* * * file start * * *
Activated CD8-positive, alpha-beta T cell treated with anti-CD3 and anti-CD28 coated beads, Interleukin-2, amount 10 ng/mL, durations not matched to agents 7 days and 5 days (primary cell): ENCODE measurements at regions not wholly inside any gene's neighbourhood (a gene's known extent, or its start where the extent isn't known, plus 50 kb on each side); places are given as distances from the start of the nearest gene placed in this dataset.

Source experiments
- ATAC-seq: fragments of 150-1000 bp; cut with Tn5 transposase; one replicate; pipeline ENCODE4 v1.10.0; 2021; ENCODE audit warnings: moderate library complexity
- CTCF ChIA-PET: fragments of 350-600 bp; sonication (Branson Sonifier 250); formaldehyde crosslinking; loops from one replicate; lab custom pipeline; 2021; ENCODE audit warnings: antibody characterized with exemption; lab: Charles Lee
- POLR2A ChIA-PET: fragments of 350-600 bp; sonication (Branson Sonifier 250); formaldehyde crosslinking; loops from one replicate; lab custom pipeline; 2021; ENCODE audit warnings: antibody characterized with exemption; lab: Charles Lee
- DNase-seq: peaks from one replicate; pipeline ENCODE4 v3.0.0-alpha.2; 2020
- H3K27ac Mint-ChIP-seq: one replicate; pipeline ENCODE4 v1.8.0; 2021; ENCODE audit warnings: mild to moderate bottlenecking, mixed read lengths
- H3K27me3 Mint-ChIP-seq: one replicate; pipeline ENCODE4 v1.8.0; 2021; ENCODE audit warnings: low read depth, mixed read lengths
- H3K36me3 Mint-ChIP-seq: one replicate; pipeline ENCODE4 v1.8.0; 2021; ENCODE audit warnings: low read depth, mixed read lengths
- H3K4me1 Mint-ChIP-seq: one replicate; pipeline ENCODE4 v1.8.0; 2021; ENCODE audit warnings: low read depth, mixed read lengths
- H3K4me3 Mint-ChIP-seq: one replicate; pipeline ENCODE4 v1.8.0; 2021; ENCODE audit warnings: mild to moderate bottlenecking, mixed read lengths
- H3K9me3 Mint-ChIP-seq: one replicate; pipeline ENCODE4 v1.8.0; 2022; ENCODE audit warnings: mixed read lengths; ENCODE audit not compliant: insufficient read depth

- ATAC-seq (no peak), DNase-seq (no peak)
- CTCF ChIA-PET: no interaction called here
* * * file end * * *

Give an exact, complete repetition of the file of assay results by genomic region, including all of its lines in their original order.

Activated CD8-positive, alpha-beta T cell treated with anti-CD3 and anti-CD28 coated beads, Interleukin-2, amount 10 ng/mL, durations not matched to agents 7 days and 5 days (primary cell): ENCODE measurements at regions not wholly inside any gene's neighbourhood (a gene's known extent, or its start where the extent isn't known, plus 50 kb on each side); places are given as distances from the start of the nearest gene placed in this dataset.

Source experiments
- ATAC-seq: fragments of 150-1000 bp; cut with Tn5 transposase; one replicate; pipeline ENCODE4 v1.10.0; 2021; ENCODE audit warnings: moderate library complexity
- CTCF ChIA-PET: fragments of 350-600 bp; sonication (Branson Sonifier 250); formaldehyde crosslinking; loops from one replicate; lab custom pipeline; 2021; ENCODE audit warnings: antibody characterized with exemption; lab: Charles Lee
- POLR2A ChIA-PET: fragments of 350-600 bp; sonication (Branson Sonifier 250); formaldehyde crosslinking; loops from one replicate; lab custom pipeline; 2021; ENCODE audit warnings: antibody characterized with exemption; lab: Charles Lee
- DNase-seq: peaks from one replicate; pipeline ENCODE4 v3.0.0-alpha.2; 2020
- H3K27ac Mint-ChIP-seq: one replicate; pipeline ENCODE4 v1.8.0; 2021; ENCODE audit warnings: mild to moderate bottlenecking, mixed read lengths
- H3K27me3 Mint-ChIP-seq: one replicate; pipeline ENCODE4 v1.8.0; 2021; ENCODE audit warnings: low read depth, mixed read lengths
- H3K36me3 Mint-ChIP-seq: one replicate; pipeline ENCODE4 v1.8.0; 2021; ENCODE audit warnings: low read depth, mixed read lengths
- H3K4me1 Mint-ChIP-seq: one replicate; pipeline ENCODE4 v1.8.0; 2021; ENCODE audit warnings: low read depth, mixed read lengths
- H3K4me3 Mint-ChIP-seq: one replicate; pipeline ENCODE4 v1.8.0; 2021; ENCODE audit warnings: mild to moderate bottlenecking, mixed read lengths
- H3K9me3 Mint-ChIP-seq: one replicate; pipeline ENCODE4 v1.8.0; 2022; ENCODE audit warnings: mixed read lengths; ENCODE audit not compliant: insufficient read depth

- ATAC-seq (no peak), DNase-seq (no peak)
- CTCF ChIA-PET: no interaction called here